As Spider-Man: Turn Off the Dark began its lengthy journey to Broadway, an ambitious Matthew James Thomas, 25 — hailing from the small town of Wendover in Buckinghamshire, England — began his journey to New York City. Thomas, known in the U.K. for appearing on the British musical television series "Britannia High," was enlisted by Julie Taymor and the creative team of Spider-Man to play the musical's demanding title role — at certain performances, in place of rocker Reeve Carney. After packing his bags and heading to the States over two years ago, Thomas is now in his second Broadway musical — this time, starring in the title role at every performance. The British twentysomething, who recently received an Outer Critics Circle Award nomination for his performance as prince Pippin in Diane Paulus' cirque-inspired revival of the Stephen Schwartz-Roger O. Hirson modern classic, heads to the circus eight times a week at Broadway's Music Box Theatre, where he travels down the road to self-discovery. Like Spider-Man, Thomas plays with fire (literally, in Broadway's Pippin) by performing death-defying stunts on Broadway and soaring to new heights to prove that he is "extraordinary."
Had you ever been to New York City before being cast in Spider-Man: Turn Off the Dark?
MJT: Yeah, on holidays with my parents. I'd been a couple of times. Actually, I always tell a funny story — even to [co-star] Andrea Martin, now, which is funny because everything links: I [had] just auditioned for a big television series in the U.K. [called "Britannia High"], and I missed a flight out with my parents — they planned a vacation to New York — so they said, "Just get on the next plane… Meet us at the Hilton Theatre [currently the Foxwoods Theatre and home of Spider-Man]," which is so weird. So I met them on the steps of the Hilton Theatre, which was playing Young Frankenstein at the time (with Andrea Martin, of course), and I look down the long corridor, which is kind of famous amongst the company of Spider-Man — the Apollo Link, which is where we'd all go and sit during tech because it was nice and cold and big, and we would socialize down there. Little did I know [at that time] that I was going to be spending most of my time in that [theatre, doing Spider-Man]. It's crazy, really, when you think about it. Now I'm talking to Andrea Martin everyday. My parents were in there watching her on stage!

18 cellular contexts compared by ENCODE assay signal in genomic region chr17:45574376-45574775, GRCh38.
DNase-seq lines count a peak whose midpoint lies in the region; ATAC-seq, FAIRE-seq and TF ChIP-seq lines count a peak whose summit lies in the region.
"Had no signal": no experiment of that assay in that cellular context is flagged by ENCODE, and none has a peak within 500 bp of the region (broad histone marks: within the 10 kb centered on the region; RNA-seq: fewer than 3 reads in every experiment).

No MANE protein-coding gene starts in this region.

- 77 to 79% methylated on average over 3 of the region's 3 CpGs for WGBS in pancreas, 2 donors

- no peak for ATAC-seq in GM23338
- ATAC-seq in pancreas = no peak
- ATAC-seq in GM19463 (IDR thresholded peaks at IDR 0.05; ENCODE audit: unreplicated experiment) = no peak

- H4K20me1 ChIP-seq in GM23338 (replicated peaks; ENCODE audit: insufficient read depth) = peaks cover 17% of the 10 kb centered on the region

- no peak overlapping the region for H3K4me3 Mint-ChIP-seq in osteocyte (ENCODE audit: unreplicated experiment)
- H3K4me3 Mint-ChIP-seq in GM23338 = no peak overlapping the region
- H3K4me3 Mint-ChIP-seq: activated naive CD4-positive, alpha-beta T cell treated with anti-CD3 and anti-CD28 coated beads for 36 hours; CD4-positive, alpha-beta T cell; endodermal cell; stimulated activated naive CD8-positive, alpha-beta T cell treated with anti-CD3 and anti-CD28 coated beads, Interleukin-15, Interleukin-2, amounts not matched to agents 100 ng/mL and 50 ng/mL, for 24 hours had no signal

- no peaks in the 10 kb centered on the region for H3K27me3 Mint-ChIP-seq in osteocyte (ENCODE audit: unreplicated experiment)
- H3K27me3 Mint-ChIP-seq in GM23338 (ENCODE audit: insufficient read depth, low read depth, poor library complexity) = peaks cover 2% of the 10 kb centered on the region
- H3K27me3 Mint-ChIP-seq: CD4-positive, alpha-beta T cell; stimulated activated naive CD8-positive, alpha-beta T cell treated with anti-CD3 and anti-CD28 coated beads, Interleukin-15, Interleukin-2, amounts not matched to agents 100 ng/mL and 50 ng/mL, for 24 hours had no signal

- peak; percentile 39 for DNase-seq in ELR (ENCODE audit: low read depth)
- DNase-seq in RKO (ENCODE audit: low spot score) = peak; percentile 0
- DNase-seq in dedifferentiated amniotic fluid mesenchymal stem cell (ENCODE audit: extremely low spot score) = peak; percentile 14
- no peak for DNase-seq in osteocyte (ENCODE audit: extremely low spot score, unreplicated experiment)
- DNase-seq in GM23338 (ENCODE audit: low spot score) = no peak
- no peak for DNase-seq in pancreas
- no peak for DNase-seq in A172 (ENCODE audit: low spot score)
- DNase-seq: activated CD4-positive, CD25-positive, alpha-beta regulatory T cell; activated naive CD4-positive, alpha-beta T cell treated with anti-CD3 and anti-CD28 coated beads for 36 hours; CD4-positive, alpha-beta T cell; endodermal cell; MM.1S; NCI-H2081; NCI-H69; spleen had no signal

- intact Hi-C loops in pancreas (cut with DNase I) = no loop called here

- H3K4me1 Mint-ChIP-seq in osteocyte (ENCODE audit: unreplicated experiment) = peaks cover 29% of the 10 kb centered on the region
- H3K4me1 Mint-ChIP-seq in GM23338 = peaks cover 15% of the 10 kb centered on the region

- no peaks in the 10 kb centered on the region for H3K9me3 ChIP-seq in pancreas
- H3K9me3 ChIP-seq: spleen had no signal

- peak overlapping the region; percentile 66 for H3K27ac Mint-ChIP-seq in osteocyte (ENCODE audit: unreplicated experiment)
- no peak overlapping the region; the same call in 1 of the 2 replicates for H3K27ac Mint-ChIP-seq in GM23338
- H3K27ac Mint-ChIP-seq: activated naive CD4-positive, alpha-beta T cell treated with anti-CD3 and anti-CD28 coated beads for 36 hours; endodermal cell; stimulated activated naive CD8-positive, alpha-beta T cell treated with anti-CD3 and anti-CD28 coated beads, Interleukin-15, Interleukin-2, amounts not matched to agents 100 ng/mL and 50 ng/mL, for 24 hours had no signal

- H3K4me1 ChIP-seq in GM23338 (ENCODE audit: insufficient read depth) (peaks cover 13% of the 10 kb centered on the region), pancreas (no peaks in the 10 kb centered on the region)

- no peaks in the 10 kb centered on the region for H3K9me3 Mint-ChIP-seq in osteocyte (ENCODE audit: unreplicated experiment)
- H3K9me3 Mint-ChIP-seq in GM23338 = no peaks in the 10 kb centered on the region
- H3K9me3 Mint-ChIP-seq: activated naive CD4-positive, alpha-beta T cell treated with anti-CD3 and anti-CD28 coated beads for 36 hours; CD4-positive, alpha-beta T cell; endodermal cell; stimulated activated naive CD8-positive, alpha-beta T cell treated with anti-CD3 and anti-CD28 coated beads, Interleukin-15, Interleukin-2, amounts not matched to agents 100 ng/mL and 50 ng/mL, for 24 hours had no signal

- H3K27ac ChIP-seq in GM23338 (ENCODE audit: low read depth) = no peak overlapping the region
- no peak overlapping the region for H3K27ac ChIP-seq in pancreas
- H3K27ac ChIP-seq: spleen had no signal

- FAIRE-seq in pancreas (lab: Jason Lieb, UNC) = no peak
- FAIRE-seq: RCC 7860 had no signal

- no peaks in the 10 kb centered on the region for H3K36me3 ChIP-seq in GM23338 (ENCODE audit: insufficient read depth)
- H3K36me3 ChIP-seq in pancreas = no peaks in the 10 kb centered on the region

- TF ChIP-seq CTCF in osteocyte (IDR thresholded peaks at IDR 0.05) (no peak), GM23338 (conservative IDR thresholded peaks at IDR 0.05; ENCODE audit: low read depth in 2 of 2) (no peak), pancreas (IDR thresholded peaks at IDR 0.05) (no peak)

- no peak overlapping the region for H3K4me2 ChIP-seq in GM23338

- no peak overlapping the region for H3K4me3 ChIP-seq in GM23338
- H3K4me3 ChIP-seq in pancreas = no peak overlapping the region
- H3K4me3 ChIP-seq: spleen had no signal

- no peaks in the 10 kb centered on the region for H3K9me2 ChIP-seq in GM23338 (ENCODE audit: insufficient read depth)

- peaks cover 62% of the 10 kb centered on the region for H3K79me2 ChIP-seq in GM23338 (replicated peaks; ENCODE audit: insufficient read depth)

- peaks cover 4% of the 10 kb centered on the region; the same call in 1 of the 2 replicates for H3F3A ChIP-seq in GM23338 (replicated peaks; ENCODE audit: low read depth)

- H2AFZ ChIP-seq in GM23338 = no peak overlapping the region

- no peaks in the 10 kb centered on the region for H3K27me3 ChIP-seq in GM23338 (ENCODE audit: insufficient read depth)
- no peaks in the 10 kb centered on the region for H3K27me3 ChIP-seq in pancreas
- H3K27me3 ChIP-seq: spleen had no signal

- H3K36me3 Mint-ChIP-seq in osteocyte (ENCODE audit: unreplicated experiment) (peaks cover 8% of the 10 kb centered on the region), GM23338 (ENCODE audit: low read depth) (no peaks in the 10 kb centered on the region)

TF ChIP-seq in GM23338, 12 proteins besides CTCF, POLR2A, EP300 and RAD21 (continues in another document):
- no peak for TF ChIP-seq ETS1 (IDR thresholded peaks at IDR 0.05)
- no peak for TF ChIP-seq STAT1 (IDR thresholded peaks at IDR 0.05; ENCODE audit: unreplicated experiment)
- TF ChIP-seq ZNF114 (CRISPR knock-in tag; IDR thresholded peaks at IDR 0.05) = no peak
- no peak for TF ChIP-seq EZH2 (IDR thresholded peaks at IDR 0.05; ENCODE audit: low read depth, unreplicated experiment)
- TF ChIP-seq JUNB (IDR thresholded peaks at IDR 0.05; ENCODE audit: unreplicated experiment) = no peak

|photo by Joan Marcus|
Speaking of the comic genius that is Andrea Martin, it looked like the cast had a hard time keeping themselves together after "No Time At All." She received a full-house standing ovation the night I was at the theatre.
MJT: Yeah, it's the same every night. She's always so present. It's always so funny that moment after she leaves the stage because there's this huge, amazing energy [that] kind of wanders off, and then you're left with it, and it's like, "Woah!" I always find her hilarious. How could anybody compete with [her performance]? It's just groundbreaking. She is so incredible, and I have such a fond relationship with her now — offstage, too. We're very close. As you probably noticed, I don't always keep it together because she does new things every show, and that's part of what this production is about — playing and exploring and trying new things, and Andrea certainly likes to do her… It's so many little things, but they're always surprising, and it always looks like she's surprising herself.
Getting back to moving to the United States, what was that like coming to New York? Were you nervous? Were you anxious? Were you by yourself?
MJT: Yeah, it was kind of tough! I was going through a little bit of a tough time at home — not with my family. My family is great, my parents are so supportive, and I have a really great relationship with them, [but] I was just going through some stuff. Spider-Man had been delayed, and I was doing another TV series and just working really hard — and then, [to] pick up and go, it was all very sudden. My whole life was completely reshuffled, and I knew it wasn't going to be a couple-of-week kind of [job]. I had a sense that this was a long-term venture. It was really exciting, but, at the same time, I was all of a sudden all alone in America, which was great and fantastic, [but], on the other hand, all my friends were at home. I have some really great people in my life who have been very supportive and keep in contact and come visit me, [but] it was scary at first, and my apartment was completely empty. I just found it the day before [I began working on Spider-Man] with a friend of mine, and that was it — I was living on 10th Avenue, which is crazy! [Laughs.]
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